French Bank Ordered to Pay Damages to Customer Following Inaccurate Personal Data Sharing Under FATCA

March.22.2022

A “Kafkaesque” bank customer service experience in France has led to a “Right to be Forgotten” own-goal. Following a decision handed down by the judicial tribunal of Grenoble, France, on 7 February 2022, a French bank has been ordered to pay damages and take measures vis-à-vis US tax authorities to ensure the erasure, by the United States (U.S.) authorities, of inaccurate personal data transferred by the bank under the Foreign Account Tax Compliance Act (FATCA) regime. Failure by the bank to comply with the order is subject to a daily fine.

The decision is interesting for several reasons, but in particular, because it gives an indication as to the extent of efforts that may be expected of a controller to ensure the erasure of personal data subject to an Article 17(1) General Data Protection Regulation (GDPR) request, notwithstanding the limits set out in Article 17(2).

Key Takeaways:

  • Given the international transfer of the claimant’s personal data to the US, the controller bank had an obligation to be extra vigilant regarding the accuracy of the data it transferred.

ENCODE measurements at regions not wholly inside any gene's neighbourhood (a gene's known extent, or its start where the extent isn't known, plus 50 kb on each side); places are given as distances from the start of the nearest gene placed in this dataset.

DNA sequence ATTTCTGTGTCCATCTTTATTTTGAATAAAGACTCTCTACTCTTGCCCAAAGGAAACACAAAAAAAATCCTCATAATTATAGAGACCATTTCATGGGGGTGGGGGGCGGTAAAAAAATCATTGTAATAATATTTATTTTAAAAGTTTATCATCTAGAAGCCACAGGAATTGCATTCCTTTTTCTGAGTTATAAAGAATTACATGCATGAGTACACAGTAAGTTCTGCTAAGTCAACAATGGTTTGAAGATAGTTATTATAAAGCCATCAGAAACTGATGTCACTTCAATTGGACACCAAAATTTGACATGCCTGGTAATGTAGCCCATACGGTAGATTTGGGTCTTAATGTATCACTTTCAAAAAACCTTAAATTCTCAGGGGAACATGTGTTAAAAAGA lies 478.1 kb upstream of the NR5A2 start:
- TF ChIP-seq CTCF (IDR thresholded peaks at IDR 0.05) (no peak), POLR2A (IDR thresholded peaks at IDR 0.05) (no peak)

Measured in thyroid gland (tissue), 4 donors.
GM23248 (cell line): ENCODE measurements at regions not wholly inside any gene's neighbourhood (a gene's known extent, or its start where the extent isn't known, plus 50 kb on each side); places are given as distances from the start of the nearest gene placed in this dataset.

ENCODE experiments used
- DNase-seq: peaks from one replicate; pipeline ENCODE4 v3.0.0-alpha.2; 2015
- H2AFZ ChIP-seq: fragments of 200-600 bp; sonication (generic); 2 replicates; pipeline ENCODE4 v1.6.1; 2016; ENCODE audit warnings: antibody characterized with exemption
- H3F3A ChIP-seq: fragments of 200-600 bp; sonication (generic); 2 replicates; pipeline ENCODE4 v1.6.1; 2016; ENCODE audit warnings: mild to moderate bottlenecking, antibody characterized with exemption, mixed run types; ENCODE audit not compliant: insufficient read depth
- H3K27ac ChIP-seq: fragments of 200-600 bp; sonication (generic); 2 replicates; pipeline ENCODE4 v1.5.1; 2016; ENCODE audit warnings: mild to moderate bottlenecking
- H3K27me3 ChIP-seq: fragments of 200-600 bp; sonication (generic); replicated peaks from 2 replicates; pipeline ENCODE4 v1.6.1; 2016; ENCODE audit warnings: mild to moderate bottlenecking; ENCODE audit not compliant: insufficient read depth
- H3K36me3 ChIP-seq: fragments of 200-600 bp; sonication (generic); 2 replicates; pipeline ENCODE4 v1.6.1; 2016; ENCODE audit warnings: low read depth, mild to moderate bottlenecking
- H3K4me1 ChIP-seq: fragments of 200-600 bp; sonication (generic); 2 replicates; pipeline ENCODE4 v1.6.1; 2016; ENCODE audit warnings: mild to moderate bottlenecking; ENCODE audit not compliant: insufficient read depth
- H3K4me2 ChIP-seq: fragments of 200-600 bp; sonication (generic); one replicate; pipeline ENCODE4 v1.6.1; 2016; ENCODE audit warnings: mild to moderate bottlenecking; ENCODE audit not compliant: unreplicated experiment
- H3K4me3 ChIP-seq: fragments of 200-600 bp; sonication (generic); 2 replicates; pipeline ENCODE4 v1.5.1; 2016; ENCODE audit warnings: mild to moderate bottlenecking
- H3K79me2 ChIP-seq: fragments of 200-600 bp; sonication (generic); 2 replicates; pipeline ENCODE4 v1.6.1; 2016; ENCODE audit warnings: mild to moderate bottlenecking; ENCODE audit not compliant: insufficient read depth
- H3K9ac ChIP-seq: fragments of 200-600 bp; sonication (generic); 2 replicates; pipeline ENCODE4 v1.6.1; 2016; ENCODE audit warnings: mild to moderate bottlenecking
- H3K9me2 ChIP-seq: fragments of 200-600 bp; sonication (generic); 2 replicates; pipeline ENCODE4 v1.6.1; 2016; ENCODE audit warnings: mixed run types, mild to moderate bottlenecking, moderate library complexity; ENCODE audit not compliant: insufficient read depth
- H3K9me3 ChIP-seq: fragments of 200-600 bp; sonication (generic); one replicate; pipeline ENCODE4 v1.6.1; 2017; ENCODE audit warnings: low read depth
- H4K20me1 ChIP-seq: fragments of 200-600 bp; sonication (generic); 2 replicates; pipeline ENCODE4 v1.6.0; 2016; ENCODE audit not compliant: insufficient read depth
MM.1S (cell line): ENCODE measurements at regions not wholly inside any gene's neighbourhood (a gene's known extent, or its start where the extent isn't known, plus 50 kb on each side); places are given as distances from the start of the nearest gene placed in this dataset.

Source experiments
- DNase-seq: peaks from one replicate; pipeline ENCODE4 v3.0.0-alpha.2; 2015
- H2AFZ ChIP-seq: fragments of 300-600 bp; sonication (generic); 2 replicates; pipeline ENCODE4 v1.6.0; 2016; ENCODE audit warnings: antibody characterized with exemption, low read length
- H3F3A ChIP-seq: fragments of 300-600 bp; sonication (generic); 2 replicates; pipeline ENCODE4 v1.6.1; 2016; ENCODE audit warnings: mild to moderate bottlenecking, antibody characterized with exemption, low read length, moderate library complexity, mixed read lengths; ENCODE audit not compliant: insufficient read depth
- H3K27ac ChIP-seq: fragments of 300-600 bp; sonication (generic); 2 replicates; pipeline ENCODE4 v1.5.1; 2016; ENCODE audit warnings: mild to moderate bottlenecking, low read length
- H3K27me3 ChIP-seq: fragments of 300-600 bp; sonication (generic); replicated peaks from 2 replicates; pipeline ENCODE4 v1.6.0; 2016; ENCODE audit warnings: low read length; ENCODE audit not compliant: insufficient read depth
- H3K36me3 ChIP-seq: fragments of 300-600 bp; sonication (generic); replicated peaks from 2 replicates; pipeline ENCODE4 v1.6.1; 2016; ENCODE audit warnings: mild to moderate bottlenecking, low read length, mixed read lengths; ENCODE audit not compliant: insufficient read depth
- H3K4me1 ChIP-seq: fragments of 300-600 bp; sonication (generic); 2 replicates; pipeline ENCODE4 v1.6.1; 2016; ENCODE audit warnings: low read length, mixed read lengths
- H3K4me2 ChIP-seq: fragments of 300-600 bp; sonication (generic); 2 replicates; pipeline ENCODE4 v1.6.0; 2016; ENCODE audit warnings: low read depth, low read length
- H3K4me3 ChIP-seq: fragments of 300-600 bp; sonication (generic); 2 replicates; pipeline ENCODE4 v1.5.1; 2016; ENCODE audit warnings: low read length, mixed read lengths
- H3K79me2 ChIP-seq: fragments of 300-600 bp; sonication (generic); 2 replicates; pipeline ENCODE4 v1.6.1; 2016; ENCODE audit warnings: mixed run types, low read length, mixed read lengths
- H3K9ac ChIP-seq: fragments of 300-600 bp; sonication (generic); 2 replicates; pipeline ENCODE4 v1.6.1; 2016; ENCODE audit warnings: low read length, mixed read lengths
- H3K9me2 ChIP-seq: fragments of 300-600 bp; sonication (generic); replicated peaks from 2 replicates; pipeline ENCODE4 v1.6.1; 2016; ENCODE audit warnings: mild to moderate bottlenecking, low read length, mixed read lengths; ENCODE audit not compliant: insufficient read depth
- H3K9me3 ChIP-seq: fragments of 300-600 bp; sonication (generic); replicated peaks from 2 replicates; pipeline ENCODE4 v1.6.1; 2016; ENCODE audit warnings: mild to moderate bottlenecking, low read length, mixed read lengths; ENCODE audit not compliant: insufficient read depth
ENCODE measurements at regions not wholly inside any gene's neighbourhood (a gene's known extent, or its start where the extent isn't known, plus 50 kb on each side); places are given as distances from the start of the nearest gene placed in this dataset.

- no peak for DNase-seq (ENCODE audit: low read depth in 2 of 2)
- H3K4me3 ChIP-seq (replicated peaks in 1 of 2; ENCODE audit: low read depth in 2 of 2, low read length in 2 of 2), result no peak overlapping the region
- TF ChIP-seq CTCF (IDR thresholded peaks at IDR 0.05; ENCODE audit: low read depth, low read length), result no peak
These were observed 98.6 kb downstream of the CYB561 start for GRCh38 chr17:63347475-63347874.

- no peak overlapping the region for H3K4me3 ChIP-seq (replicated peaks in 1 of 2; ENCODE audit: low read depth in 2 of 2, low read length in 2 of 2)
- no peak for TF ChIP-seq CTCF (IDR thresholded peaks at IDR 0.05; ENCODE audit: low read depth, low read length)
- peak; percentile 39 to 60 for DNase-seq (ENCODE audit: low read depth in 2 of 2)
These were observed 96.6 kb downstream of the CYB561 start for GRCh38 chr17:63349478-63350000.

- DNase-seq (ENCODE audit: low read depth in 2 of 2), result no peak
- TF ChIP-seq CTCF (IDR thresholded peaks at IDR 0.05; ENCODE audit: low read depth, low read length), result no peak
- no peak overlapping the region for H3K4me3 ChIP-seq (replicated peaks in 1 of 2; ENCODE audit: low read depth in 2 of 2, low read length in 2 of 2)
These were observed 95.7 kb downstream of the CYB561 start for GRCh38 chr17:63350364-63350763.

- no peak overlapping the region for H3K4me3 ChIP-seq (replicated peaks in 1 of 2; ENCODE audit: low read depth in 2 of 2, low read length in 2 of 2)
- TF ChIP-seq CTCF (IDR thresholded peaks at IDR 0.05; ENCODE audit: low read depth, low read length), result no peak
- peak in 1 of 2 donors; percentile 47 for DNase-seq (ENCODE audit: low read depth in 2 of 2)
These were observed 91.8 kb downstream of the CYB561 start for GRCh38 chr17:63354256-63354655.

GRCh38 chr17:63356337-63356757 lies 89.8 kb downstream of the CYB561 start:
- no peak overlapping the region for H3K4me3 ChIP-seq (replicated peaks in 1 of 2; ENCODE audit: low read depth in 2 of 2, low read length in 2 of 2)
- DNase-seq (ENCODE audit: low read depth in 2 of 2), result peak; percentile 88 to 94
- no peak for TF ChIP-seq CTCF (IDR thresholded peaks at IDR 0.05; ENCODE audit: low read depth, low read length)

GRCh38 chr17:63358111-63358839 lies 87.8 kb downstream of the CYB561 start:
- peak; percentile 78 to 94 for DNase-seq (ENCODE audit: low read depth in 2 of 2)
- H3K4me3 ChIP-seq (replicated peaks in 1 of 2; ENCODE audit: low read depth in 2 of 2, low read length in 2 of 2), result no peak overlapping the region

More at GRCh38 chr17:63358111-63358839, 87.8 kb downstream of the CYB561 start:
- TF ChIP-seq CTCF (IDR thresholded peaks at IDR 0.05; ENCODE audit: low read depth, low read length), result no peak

• Since the defendant bank argued that it was not able to ensure rectification of personal data by the US tax authorities to whom personal data was transferred, the court held that it should have been additionally careful regarding the original conditions for declaration.
  • The measures ordered by the court appear to go beyond the requirements of Article 17(2) of the GDPR, which requires controllers, “taking account of available technology and the cost of implementation”, to take reasonable steps to inform controllers processing the personal data that is subject to an erasure request. The court, citing Article 17, ordered the bank to take all necessary steps, at its expense and without qualification, vis-à-vis the US tax authorities, so that these authorities may proceed to the total erasure of the FATCA declaration. This order was made notwithstanding that the original declaration was not made directly by the bank but via the French tax authorities.

The Facts: